It is true that saving lives is the core goal in the response to COVID-19; ultimately this may require a utilitarian approach to rationing and triaging those who are most likely to survive (Persad 2020). According to Persad (2020), disability can be used as an exclusionary ground to differentiate between patients who are most deserving of care in what is referred to as ‘evidence-based triage’, and this would be permissible under disability laws. We fundamentally disagree with this position and argue that viewing disability in this way is harmful and reflective of eugenics ideology as it indicates that the lives of persons with disabilities are less valuable (see Shakespeare 1998). Moreover, it is fundamentally at odds with the CRPD, which Persad does not engage with at any point. Where triage is necessary, we contend that doctors should be required to evaluate the likely benefits of receiving intensive care, rather than discriminating against disability or other discriminatory markers such as ‘quality of life’ (Wong 2020). This ensures that access to medical care and treatment is available to all patients in a legal, just and ethical manner; and the next section will discuss the legal implications in the context of the CRPD and the moral evolution reflected on it. An example of triage protocols that respect disability rights will also be raised.
Social Model of Disability and International Human Rights Law
While the pandemic created a sense of panic around the world, it is likely that persons with disabilities experienced heightened levels of anxiety owing to the narrative that they would be prevented from accessing treatment due to scare medical resources. This is reflective of a now-outdated understanding of disability, known as the medical model, which viewed people with disabilities as objects of pity rather than as rights-holders (Kanter 2003). By associating the experience of disability as a medicalised experience, people with disabilities were ‘othered’ and differentiated from those able-bodied members of society on the basis that they were different or abnormal (Shakespeare 1994), subsequently legitimising the marginalisation and oppression of persons with disabilities around the world (Dorfman 2017; Stein and Waterstone 2006). This conception of disability as a negative trait was further perpetuated by the widespread institutionalisation of people with disabilities which saw them removed from general society and subjected to forced medical treatment or even sterilisation of women and girls.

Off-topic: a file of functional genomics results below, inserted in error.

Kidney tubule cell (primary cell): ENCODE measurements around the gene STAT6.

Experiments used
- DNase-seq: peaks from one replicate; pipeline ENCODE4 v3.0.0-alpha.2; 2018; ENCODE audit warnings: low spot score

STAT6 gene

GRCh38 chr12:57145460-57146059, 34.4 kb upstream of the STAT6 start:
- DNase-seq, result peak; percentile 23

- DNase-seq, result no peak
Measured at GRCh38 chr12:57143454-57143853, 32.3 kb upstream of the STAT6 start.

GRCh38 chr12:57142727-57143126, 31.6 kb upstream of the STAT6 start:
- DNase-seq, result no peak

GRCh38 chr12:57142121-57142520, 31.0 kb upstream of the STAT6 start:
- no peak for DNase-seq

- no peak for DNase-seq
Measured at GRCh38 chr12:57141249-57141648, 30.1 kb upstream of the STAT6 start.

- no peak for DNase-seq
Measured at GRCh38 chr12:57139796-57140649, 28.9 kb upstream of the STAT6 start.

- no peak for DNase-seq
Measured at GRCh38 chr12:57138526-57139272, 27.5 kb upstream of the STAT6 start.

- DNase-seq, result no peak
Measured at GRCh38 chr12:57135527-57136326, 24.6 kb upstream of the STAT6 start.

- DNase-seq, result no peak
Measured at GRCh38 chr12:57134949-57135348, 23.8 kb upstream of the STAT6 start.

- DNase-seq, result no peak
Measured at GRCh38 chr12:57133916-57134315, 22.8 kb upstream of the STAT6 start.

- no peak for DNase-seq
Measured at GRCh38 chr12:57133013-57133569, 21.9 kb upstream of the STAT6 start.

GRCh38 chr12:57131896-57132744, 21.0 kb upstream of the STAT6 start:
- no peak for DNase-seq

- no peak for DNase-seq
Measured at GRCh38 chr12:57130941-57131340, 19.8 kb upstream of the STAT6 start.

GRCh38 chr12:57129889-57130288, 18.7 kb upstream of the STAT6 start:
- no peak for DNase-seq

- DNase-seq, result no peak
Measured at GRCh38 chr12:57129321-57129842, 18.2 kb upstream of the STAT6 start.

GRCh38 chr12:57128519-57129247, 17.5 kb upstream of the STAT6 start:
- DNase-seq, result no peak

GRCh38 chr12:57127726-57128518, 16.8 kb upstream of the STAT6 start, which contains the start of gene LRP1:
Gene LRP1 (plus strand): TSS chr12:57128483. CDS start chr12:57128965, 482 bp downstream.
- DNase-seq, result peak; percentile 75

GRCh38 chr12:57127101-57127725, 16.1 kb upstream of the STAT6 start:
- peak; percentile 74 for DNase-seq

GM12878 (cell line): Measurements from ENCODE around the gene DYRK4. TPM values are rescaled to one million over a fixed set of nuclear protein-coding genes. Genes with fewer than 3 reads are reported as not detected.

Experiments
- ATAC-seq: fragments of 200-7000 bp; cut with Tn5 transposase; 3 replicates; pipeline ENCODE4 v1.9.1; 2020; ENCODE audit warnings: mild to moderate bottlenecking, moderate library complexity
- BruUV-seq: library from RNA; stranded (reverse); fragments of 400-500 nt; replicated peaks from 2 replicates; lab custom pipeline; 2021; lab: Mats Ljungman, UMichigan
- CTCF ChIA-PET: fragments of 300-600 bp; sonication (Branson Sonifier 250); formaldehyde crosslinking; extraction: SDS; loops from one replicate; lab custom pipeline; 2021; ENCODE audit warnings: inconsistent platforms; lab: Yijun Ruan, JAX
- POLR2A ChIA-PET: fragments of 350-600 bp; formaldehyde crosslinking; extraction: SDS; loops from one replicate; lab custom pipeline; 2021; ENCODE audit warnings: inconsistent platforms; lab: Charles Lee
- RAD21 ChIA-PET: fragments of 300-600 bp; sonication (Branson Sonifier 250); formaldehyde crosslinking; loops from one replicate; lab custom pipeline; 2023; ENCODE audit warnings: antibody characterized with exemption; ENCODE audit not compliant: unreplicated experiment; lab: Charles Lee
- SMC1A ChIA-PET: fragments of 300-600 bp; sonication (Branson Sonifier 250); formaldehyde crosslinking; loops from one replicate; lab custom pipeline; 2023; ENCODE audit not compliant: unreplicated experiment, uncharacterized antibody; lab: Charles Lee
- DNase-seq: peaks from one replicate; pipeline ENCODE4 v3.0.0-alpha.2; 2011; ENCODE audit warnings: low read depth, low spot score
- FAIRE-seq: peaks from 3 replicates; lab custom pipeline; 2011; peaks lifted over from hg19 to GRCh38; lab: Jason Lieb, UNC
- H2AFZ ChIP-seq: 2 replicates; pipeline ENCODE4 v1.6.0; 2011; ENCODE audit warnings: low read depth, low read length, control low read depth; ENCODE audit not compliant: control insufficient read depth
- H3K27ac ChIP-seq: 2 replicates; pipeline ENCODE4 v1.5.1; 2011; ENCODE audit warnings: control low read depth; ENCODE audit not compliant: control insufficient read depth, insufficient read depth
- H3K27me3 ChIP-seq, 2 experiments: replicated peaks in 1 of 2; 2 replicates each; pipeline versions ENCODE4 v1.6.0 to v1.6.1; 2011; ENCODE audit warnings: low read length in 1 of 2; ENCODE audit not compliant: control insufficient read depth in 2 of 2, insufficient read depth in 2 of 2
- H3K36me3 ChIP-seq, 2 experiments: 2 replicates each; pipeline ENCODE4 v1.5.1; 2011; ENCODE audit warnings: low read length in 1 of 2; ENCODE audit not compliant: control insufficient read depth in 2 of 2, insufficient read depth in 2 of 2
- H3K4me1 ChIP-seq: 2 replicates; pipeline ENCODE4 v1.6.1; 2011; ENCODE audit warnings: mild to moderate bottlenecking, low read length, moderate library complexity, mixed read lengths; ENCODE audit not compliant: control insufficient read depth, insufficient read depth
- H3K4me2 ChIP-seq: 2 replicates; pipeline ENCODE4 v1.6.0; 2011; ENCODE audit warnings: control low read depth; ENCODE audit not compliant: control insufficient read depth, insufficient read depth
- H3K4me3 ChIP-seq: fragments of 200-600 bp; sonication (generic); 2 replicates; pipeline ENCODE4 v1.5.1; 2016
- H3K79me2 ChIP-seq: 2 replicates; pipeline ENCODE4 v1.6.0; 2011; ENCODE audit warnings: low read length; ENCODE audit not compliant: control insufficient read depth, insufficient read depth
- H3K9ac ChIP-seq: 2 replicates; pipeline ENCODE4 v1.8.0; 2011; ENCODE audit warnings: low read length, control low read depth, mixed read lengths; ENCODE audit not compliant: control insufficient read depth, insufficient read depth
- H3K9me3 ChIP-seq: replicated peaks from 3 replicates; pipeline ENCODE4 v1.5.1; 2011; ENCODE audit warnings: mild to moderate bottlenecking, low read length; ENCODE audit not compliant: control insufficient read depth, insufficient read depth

In response to these human rights abuses, a disability rights movement began in the 1960s (Degener 2014), which located the experience of disability as a product of the built environment and societal oppression. Social model theorists (advocates of this new model) challenged the belief that people with disabilities were ‘impaired’ by their ‘personal condition’ (Hacking 1999) but were instead disabled by the attitudes of others as well as institutional structures (Zola 2005). It is this understanding of disability which later informed the CRPD, which acknowledges disability as a part of human diversity and recognises that disability results from ‘the interaction between persons with impairments and attitudinal and environmental barriers that hinders their full and effective participation in society on an equal basis with others’ (art 3(d); Preamble 5; see also de Paor and O’Mahony 2016).
There are a number of core rights as outlined in the CRPD which are relevant to COVID-19. Of note, dying with dignity intact is embedded in the overall spirit of the Convention, as recognised by its core values and the respect for inherent dignity and autonomy rights of persons with disabilities (CRPD art 3(a)). These principles are breached in cases where a DNR order has been imposed on an individual without their free and (advanced) informed consent or where an individual is prevented from receiving treatment on the basis of their disability, falling into the scope of the principle of non-discrimination (art 3(b) & 5), the right to life (art 10), the right to protection in situations of risk and humanitarian emergencies (art 11) and the right to health (art 25). At the very heart of these rights and principles, the pandemic questions our societies’ commitment to equality and whether we truly value persons with disabilities ‘as part of human diversity and humanity’ (art 3(d)).
The CRPD prohibits all discrimination on the basis of disability (art 5), defined as ‘any distinction, exclusion or restriction on the basis of disability which has the purpose or effect of impairing or nullifying the recognition, enjoyment or exercise, on an equal basis with others, of all human rights and fundamental freedoms in the political, economic, social, cultural, civil or any other field’ (art 2). Depriving individuals from the equipment or health treatment they need, or deprioritising them in resources allocation, on the basis of their disability clearly violates their right to non-discrimination. Echoing this principle, the United Nations has promoted a promising example of resources allocation provided by the Bioethics Committee of the San Marino Republic during COVID-19: